Take Action

Join the Campaign to End Family Detention. On November 20, and ongoing, contact your elected officials to call for an end to family detention. November 20 is the 25th anniversary of the United Nations Convention on the Rights of the Child, which protects children’s rights, including freedom from detention.

  • Find your senators and their phone numbers
  • Find your representative and call (202) 224-3121
  • What you can say:
    "My name is _____ calling from _____. I am a United Methodist Women member. As a constituent, I oppose immigrant family detention. Families held in DHS custody are seeking protection from violence, trafficking and domestic violence. Children require specialized medical, educational and legal support that detention facilities cannot provide. The president and DHS are seeking $879 million in funding for 6,350 additional family detention beds. The Obama administration has not waited for this funding and has already expanded family detention by 1200% between June-August 2014. I hope you will publicly speak out against family detention and contact the White House to express your alarm over this practice. I want to see Karnes, Texas, Artesia, New Mexico, Dilley, Texas, and all other family detention centers closed.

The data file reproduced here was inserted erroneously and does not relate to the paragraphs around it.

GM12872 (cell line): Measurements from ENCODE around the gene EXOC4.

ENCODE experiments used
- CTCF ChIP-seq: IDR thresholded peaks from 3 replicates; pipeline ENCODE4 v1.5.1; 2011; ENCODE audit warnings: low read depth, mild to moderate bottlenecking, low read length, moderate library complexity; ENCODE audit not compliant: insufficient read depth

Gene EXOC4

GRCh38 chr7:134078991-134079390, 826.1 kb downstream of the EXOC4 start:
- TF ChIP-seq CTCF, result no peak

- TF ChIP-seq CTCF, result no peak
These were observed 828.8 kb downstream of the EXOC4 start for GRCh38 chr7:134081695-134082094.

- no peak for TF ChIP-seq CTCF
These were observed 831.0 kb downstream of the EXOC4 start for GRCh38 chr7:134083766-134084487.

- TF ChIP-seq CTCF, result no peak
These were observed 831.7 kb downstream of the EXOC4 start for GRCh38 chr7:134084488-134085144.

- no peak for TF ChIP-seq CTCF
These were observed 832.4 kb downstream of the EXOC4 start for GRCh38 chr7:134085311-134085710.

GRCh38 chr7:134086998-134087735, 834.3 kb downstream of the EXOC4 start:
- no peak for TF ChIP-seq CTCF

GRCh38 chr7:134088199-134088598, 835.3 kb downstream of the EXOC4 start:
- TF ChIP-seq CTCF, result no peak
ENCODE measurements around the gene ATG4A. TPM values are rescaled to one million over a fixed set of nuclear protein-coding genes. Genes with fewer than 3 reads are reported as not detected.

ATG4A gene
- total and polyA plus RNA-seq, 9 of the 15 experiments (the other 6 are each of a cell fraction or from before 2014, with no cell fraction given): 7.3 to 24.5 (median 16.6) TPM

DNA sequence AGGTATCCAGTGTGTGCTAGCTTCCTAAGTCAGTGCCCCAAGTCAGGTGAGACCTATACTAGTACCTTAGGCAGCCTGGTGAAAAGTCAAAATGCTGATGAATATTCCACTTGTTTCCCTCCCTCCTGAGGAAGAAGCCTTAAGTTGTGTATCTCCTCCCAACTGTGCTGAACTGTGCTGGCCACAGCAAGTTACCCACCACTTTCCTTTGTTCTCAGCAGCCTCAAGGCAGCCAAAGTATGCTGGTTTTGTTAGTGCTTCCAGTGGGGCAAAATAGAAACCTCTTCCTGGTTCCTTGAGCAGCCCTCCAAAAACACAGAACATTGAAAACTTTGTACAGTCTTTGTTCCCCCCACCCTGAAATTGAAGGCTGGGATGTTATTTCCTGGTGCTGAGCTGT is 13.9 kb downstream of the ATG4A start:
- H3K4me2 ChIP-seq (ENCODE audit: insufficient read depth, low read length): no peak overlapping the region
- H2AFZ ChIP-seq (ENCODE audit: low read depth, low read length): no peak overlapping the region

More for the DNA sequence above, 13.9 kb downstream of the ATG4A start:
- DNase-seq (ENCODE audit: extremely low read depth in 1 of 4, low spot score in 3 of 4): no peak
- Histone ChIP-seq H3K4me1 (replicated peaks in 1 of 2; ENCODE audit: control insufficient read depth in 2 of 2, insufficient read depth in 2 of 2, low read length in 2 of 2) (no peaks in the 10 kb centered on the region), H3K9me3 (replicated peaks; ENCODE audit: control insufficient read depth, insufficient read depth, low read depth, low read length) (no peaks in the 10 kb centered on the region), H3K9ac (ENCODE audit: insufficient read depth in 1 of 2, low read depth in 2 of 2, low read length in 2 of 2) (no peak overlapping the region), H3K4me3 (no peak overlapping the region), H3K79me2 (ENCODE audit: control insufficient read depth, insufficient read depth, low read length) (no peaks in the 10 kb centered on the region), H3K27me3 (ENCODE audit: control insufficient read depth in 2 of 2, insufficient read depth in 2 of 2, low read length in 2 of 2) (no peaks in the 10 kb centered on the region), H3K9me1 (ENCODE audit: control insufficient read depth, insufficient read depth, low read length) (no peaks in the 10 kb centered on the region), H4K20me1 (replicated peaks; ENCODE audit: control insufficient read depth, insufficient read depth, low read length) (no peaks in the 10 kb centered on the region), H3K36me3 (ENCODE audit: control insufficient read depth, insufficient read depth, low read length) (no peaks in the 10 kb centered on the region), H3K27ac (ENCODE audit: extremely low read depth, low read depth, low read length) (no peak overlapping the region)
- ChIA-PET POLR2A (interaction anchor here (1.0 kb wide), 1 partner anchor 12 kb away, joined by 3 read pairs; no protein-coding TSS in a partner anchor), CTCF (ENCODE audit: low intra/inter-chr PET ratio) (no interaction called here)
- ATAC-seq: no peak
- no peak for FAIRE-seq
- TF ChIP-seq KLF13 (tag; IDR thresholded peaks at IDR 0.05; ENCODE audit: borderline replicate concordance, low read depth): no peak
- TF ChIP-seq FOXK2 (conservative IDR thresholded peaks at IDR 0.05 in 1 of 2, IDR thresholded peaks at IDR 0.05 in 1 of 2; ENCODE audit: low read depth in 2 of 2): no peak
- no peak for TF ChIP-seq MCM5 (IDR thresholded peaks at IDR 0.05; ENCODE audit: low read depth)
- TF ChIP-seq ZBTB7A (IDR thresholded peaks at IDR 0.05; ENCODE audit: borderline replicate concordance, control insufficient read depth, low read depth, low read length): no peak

• You can also sign the online petition of the United Methodist Women partner organization We Belong Together. Sign the petition “No More Kids in Detention

Join the Vigil

On November 20, join United Methodist Women and other advocates for a candlelight vigil calling for an end to family detention. The vigil will be followed by a forum held at the nearby Church Center for the United Nations.